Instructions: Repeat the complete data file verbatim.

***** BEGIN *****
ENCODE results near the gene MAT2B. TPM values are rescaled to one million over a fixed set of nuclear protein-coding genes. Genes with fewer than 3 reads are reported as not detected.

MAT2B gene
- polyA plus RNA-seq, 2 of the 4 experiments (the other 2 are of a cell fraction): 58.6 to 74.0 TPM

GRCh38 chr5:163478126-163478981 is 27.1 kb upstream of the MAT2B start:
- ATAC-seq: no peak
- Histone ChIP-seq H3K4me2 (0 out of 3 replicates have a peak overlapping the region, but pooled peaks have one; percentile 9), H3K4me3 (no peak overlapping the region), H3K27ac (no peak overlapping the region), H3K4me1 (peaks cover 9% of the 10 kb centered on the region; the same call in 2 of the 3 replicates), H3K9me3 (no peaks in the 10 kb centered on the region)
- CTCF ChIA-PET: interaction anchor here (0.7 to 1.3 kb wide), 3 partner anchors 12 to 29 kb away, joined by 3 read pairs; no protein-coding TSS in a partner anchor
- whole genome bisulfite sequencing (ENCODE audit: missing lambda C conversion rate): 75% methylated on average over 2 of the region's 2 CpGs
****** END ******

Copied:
ENCODE results near the gene MAT2B. TPM values are rescaled to one million over a fixed set of nuclear protein-coding genes. Genes with fewer than 3 reads are reported as not detected.

MAT2B gene
- polyA plus RNA-seq, 2 of the 4 experiments (the other 2 are of a cell fraction): 58.6 to 74.0 TPM

GRCh38 chr5:163478126-163478981 is 27.1 kb upstream of the MAT2B start:
- ATAC-seq: no peak
- Histone ChIP-seq H3K4me2 (0 out of 3 replicates have a peak overlapping the region, but pooled peaks have one; percentile 9), H3K4me3 (no peak overlapping the region), H3K27ac (no peak overlapping the region), H3K4me1 (peaks cover 9% of the 10 kb centered on the region; the same call in 2 of the 3 replicates), H3K9me3 (no peaks in the 10 kb centered on the region)
- CTCF ChIA-PET: interaction anchor here (0.7 to 1.3 kb wide), 3 partner anchors 12 to 29 kb away, joined by 3 read pairs; no protein-coding TSS in a partner anchor
- whole genome bisulfite sequencing (ENCODE audit: missing lambda C conversion rate): 75% methylated on average over 2 of the region's 2 CpGs